City Paper is not for tourists
A creature has arisen from the lower worlds. A witchy figure with twisted features and five furious faces. A swamp thing that looks like it crawled out of the muck, pushed a statue off its pedestal, and took up residence as the new big bad in town.
Huma Bhabha’s “We Come in Peace” (2018) is an unmissable, unmistakable new addition at the Hirshhorn Museum and Sculpture Garden. The statue by the Pakistan-born artist now greets visitors as they descend into the well of the museum’s submerged outdoor park, which reopened to the public on Aug. 17. Where for years people once filed past a modernist equestrian bronze (by Marino Marini), they will now be confronted by Bhabha’s otherworldly emissary. The experience may be unsettling.
“We Come in Peace” promises a pact, as if an outlandish extraterrestrial had just emerged from the saucer-shaped Hirshhorn building, olive branch in hand. Yet the sculpture embodies contradictory ideas about safety and stability. Bhabha’s grotesque figure isn’t threatening, exactly. With its long arms pinned to its side, the sculpture appears to be docile—as if this misunderstood monster is surrendering to public display.
Bhabha’s piece is crude, yet captivating. Divided into three horizontal bands of color, the statue has a magenta head, a teal torso, and a lower body the tone of sludge. “We Come in Peace” has the same ramshackle quality as an exquisite corpse drawing. The sculpture was cast in solid bronze but first carved from fugitive materials—cork for the lower third, styrofoam for the upper sections—to emphasize its antithetical nature. Its closest kin anywhere in the city might be Louise Bourgeois’ looming “Spider” (1996–97) at the National Gallery of Art’s sculpture garden, another sculpture that conveys danger and fragility.
At nearly 14 feet tall, “We Come in Peace” is monumental in its scope. Yet its arrival is a direct challenge to the whole notion of monumentality. Standing in pride of place on the National Mall, Bhabha’s sculpture dovetails with national conversations about statues and how we, as a people, choose to express identity. With its scarred breasts, gaping navel, and paint-dashed toenails, the figure suggests femininity without embracing any essentialist notions about gender. A splotch of paint over the crotch is a gestural dab, while the dots on its buttocks are precise. New ideas about representation—about art—are dangerous. Despite the titular pledge of assurance, “We Come in Peace” is here to overthrow dusty ideas about the figure.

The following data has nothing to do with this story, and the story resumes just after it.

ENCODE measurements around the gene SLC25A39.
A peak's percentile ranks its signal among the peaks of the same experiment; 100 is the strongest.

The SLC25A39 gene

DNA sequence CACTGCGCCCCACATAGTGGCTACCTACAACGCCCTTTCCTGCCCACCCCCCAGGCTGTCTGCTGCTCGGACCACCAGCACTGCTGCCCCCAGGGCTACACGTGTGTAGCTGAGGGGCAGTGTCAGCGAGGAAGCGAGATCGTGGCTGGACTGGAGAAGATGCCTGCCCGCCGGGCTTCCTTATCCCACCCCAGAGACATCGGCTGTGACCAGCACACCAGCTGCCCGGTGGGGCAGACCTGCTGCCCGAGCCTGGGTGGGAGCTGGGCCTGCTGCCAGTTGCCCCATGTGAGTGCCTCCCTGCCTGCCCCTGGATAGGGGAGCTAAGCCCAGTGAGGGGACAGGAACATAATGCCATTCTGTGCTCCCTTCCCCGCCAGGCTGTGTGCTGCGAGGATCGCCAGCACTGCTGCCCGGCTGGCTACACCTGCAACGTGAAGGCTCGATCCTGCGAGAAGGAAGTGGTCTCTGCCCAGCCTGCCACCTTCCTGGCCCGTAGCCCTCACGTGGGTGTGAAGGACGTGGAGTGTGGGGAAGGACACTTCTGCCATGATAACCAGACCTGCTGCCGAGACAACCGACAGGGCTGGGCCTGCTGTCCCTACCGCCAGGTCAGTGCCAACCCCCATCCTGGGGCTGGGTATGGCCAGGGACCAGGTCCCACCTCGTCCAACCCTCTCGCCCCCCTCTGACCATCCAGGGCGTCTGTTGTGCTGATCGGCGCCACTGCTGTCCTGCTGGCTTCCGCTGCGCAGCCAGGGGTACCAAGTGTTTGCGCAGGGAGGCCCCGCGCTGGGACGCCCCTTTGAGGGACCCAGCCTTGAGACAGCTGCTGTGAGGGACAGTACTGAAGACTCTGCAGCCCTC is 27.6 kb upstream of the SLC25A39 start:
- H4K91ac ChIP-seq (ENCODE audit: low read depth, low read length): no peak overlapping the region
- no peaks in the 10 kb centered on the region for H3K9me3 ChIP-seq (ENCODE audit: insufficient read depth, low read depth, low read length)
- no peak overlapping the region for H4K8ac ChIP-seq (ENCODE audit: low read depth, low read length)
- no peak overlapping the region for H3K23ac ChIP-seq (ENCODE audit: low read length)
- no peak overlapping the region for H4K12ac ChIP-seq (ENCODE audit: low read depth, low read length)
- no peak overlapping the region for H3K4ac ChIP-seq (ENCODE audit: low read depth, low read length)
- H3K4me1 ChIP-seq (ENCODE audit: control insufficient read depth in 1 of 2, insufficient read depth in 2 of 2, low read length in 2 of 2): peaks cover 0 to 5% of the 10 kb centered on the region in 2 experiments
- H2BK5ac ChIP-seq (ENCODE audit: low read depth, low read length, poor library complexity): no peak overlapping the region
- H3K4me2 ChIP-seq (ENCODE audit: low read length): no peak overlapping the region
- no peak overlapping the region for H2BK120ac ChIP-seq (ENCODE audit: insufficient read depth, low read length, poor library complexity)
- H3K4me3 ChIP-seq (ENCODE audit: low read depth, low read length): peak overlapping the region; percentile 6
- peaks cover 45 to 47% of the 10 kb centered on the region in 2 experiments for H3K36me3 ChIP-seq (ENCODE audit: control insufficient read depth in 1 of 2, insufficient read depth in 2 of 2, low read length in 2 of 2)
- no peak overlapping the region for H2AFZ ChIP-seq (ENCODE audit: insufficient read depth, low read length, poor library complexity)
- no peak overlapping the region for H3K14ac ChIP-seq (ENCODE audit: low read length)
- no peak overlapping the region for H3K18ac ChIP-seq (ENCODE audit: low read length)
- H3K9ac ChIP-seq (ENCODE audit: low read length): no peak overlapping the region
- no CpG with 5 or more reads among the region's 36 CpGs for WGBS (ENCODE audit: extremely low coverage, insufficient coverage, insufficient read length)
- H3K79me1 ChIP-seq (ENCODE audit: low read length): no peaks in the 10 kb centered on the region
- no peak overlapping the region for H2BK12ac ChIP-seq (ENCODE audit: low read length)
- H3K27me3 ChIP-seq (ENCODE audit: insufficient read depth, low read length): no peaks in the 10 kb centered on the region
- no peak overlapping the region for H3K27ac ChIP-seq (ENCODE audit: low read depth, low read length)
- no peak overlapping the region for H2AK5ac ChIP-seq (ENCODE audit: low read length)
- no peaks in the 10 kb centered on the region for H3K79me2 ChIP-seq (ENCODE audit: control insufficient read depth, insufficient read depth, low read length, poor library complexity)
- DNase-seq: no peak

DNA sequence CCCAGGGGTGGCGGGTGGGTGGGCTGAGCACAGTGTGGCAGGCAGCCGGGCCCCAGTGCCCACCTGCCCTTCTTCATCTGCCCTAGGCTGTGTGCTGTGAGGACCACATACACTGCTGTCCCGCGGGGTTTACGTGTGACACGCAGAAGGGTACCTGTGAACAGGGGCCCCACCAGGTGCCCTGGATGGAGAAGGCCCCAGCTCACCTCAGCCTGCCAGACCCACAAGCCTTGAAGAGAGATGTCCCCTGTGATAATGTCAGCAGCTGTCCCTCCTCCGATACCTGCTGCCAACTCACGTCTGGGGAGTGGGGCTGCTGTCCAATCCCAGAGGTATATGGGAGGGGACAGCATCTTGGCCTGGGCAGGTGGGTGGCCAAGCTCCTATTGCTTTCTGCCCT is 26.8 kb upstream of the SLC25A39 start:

With the new piece by Bhabha, the Hirshhorn is making good on a promise to rethink its long-overlooked sculpture garden. “We Come in Peace” is joined by another new work, Sterling Ruby’s “DOUBLE CANDLE” (2018), a sly image of the Twin Towers as they burned on Sept. 11. The additions by Bhabha and Ruby, artists who are at the forefront of contemporary practice, are a sign that the Hirshhorn is not content to merely make do with old bronzes.
Both of these pieces come at a time when artists are re-engaging with practices that were declared dead only a few years ago. Abstract painting rocked the art market in the era before the coronavirus pandemic made art fairs impossible; a backlash against so-called “zombie formalism” has taken the form of figurative painting and traditional sculpture. Neither Bhabha nor Ruby’s works are revanchist, by any means, but they do embrace time-honored practices in artmaking. Bhabha’s nightmare may look like a cartoonish Batman villain, but it’s a splendid piece of craft.
Sculpture gardens too often read like graveyards for artworks, static sites where vital pieces by Auguste Rodin or Henry Moore can’t shine and new ideas by the likes of Bhabha or Ruby never show up. With a planned renovation by photographer and designer Hiroshi Sugimoto, the Hirshhorn hopes to make its sculpture garden a place for performance, installation, and changing exhibitions. In recent years, the museum has delivered on new possibilities—through a 1992 Chrysler Spirit crushed by a volcanic boulder (Jimmie Durham’s 2007 “Still Life with Spirit and Xitle”) and an enormous polka-dotted gourd (Yayoi Kusama’s 2016 “Pumpkin”). Rarely do visitors come away from a sculpture park feeling belly laughs, but here, it happens.
With Bhabha’s piece—which is it? Are we supposed to laugh or are we supposed to cry? The thing that keeps coming to me is how the piece signifies trauma, the kind of unspoken terrors that lurk behind children’s fairy tales. Things that go bump in the night aren’t supposed to be seen by day. “We Come in Peace” speaks to the anxiety that adults are feeling, too, as the country falters, as its economy collapses, as its people die needless deaths. Bhabha’s contribution to the National Mall is jarring—playful, sinister, and disorienting, as if it’s been there all along, but we’ve only just now let ourselves see it.